Fate/EXTELLA LINK seems to be the Paradise of the Musou, and consequently of all those who adore Japanese animation. The title Type-Moon and Marvelous Interactive draws on the decades-old Asian tradition of smash ’em ups, characterized by the presence of delightful as well as visual-new wall of text between one battle and another, as well as the usual, eternally adored manga style characterization that distinguishes the series.
And yes, before you take on the diamond forks of the persecutors of Joan of Arc, the mines of the young maidens are always in place.
Although not at the fetishistic levels of harmonious productions such as Dead Or Alive Extreme, even Fate/EXTELLA LINK offers its good dose of dastardly abundance, fitting into that crowd of digital creations capable of winking at even the most perverted of otakus. A big thumbs-up for character design tout court. Speaking of playful substance, however, the strong point of the game lies mainly in the single player campaign. The story mode is in fact fairly exciting, especially if the users who use it falls within the not exactly large circle of aficionados of musou. To emphasize the fact that, to understand perfectly throughout the story, it is highly recommended to have a minimum firm in mind the events already told in the other works of the saga.
For those who want to feel experienced Pythagorean Archimedes for a day, then, a great deal of skill and characters gives the luxury of experimenting and finding the easiest way so that the user can succeed in the dear, old practice of the cracking of the adverse enemy scum with the greatest possible incisiveness. But beware, there’s a but: you go down on the battlefield and there comes the overbearing blasphemy. When even the SNAI decides to get out of balance, evaluating the probability that Fate/EXTELLA LINK may not have particularly important defects with lower altitudes than those attributed to the fact that Roberto Carlino is able to close the year by making a number of solar showers less than a thousand, here he is falling on one of the fundamental points of the genre to which he refers, the camera, which often struggles to follow the action.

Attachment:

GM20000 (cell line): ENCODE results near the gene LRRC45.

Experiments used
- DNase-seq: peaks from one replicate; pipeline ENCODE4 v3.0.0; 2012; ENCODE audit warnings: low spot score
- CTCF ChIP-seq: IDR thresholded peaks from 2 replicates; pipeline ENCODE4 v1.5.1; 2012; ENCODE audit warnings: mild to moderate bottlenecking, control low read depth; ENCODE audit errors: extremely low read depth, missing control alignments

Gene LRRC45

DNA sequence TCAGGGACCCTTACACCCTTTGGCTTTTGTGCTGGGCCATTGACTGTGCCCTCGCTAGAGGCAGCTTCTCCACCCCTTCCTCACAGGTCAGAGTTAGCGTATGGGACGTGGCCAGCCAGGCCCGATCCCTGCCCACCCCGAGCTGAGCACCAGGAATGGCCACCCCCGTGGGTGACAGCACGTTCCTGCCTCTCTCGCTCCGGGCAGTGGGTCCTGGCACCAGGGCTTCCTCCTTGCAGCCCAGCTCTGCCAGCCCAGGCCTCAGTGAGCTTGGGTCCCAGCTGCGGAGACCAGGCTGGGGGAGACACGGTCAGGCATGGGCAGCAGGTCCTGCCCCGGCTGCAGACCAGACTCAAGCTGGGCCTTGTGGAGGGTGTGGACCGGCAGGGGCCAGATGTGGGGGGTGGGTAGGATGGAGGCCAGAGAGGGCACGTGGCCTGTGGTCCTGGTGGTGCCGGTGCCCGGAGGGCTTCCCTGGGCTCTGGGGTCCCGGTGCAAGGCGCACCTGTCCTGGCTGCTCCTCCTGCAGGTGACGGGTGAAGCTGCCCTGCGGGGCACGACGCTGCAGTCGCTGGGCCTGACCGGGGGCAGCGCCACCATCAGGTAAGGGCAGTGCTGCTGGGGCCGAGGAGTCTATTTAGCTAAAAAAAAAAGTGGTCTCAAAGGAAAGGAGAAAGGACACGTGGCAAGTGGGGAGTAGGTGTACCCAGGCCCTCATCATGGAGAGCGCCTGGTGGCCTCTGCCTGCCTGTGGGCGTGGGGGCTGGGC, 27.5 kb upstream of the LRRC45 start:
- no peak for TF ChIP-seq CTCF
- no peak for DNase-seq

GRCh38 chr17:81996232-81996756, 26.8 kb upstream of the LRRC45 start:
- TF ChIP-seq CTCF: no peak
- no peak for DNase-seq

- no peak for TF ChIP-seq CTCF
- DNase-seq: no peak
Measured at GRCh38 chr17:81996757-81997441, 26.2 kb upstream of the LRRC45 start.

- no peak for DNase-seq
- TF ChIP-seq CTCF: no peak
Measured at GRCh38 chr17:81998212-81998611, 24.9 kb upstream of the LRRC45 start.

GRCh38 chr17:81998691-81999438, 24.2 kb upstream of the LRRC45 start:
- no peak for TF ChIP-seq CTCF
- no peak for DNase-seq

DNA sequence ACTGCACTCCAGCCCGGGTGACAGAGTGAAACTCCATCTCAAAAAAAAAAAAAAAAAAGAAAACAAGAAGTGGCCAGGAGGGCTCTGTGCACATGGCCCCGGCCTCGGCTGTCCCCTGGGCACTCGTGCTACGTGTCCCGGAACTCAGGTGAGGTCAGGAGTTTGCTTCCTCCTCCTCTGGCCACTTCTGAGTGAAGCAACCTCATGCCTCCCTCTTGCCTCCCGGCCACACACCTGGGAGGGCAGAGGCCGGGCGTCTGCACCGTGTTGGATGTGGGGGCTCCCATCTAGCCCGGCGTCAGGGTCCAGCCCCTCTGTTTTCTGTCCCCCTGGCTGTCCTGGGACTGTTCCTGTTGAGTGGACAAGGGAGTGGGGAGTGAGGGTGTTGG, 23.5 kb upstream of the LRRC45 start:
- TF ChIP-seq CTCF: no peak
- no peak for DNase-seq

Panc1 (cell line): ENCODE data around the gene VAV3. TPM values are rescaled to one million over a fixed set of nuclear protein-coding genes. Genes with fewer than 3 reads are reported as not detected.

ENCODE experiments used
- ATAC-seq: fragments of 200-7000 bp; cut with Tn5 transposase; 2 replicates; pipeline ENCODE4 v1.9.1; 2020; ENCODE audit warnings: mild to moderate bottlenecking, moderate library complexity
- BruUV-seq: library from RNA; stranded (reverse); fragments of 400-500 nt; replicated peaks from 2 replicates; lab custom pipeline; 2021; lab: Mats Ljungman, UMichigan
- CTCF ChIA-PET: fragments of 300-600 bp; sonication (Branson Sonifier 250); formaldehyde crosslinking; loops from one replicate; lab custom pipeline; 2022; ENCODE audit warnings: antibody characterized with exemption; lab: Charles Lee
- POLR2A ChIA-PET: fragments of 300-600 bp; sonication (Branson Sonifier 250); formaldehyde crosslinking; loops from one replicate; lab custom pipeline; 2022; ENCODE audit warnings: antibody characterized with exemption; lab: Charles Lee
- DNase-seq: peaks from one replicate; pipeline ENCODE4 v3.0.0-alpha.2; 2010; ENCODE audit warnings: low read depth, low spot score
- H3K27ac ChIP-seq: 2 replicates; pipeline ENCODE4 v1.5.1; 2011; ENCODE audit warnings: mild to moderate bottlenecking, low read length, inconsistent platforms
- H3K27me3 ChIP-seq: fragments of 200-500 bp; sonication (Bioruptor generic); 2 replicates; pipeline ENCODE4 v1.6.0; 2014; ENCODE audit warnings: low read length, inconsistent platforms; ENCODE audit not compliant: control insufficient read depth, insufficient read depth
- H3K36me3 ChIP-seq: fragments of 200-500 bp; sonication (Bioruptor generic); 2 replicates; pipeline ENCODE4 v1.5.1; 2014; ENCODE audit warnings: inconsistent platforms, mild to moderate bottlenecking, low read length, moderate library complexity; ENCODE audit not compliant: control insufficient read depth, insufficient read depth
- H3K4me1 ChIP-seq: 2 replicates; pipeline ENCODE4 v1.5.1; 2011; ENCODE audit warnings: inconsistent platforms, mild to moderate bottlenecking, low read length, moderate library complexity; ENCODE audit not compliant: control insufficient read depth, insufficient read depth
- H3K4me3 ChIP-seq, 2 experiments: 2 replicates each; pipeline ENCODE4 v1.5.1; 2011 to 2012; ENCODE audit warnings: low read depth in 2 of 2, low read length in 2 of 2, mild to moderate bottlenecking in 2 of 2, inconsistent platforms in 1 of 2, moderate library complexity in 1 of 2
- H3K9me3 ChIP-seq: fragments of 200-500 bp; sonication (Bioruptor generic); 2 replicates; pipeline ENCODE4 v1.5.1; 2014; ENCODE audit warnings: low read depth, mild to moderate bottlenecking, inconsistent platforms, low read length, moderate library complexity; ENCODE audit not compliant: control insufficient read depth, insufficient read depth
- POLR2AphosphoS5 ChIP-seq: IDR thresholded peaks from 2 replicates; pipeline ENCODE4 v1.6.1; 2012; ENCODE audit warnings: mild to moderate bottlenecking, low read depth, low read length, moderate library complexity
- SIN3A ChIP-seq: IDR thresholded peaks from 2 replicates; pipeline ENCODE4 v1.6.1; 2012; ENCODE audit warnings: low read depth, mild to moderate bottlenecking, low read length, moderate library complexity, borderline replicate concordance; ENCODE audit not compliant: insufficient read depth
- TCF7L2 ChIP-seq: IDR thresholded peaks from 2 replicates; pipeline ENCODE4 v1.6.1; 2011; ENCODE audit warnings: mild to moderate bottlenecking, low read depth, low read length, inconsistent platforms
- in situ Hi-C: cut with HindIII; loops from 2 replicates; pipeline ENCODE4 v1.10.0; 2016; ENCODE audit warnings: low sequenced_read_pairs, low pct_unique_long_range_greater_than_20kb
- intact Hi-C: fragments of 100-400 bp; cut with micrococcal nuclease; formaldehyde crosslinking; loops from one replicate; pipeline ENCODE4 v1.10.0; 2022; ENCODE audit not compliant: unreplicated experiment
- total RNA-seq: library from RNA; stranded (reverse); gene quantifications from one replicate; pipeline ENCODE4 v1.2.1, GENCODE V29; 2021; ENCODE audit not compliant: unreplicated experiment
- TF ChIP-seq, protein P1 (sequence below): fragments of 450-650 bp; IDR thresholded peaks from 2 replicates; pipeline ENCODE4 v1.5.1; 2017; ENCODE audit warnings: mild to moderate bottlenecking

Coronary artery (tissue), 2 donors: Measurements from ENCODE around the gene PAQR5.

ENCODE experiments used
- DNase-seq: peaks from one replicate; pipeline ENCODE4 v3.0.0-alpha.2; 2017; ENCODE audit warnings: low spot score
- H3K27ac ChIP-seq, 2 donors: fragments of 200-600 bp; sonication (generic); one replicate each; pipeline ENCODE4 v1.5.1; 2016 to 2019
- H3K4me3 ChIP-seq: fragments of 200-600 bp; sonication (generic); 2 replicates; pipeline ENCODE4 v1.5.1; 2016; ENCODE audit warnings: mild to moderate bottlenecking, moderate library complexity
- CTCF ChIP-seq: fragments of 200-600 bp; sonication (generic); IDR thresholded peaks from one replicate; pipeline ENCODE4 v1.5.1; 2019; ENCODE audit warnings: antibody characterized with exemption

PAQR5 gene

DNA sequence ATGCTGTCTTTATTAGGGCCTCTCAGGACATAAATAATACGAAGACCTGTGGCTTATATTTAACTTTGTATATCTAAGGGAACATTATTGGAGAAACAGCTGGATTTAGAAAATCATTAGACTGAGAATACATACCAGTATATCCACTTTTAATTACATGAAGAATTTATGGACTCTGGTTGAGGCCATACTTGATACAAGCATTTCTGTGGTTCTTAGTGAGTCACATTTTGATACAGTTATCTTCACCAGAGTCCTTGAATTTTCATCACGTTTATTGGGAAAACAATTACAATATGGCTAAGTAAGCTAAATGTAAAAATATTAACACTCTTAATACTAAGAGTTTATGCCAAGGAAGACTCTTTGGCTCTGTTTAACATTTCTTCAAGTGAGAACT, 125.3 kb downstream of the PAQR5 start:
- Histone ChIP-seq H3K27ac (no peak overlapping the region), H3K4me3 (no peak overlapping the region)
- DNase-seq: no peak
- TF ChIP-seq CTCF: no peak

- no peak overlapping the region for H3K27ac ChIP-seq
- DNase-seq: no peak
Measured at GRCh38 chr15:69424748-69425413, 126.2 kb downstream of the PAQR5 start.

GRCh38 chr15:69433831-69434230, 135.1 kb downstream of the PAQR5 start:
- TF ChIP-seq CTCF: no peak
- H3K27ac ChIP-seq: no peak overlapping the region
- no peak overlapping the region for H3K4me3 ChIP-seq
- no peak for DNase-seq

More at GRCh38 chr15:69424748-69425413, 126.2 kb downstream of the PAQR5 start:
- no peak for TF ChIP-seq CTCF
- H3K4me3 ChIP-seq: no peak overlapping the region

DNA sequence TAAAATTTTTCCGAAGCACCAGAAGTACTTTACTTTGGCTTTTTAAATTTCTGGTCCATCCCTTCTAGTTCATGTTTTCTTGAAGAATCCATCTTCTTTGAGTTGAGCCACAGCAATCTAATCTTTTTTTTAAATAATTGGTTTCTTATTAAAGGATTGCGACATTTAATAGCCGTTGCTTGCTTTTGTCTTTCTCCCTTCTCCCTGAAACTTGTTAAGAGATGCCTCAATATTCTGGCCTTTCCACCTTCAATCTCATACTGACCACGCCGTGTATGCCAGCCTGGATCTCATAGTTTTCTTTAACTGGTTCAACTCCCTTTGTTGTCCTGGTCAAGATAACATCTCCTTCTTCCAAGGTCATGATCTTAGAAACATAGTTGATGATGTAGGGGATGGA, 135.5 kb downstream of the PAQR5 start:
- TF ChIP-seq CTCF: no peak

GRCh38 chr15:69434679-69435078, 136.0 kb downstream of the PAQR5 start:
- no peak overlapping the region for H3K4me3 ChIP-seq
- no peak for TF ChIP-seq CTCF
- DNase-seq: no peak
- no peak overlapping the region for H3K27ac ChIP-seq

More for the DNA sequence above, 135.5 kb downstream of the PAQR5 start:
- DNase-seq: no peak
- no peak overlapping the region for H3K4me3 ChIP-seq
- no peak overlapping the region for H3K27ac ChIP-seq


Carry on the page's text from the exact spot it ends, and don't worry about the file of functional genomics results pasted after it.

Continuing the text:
They are moments, very short intense moments in the middle of which starts a howl that not even the best Tardelli in Italy – West Germany of 1982 would have been able to emit.
Although manually adjustable, this clumsy virtual eye forces the homo ludens to continuously ride on the pad even if it was an emulous of the unforgettable Moira Orfei. Needless to say, all this fingering distracts from the action, often interrupting the wild dive. And when the videogame player strongly warns Leopardi that he is in him, revealing the need to take refuge in intimacy with his ego so as to rest his tired limbs, instead of proposing a binary version of the never too praised Silvia makes a triple carpal, offering on the buffet a fanciful camping, within which to verify the skills achieved up to that point, preparing simultaneously for the next battle.
Interesting is the implementation of an online mode in which up to a maximum of eight contenders can take to knees on the teeth.
Divided into two factions of four components each, the last blood fights represent the freshest production that can be offered. The engine, partially helped in its task by a graphic look all in all enjoyable but not dazzling, manages to ensure a very good fluidity of action – at least on PlayStation 4 Pro – preventing the gamer from being distracted by significant uncertainties of peace frame. Definitely pleasant the sound, which manages to galvanize just enough without overdoing.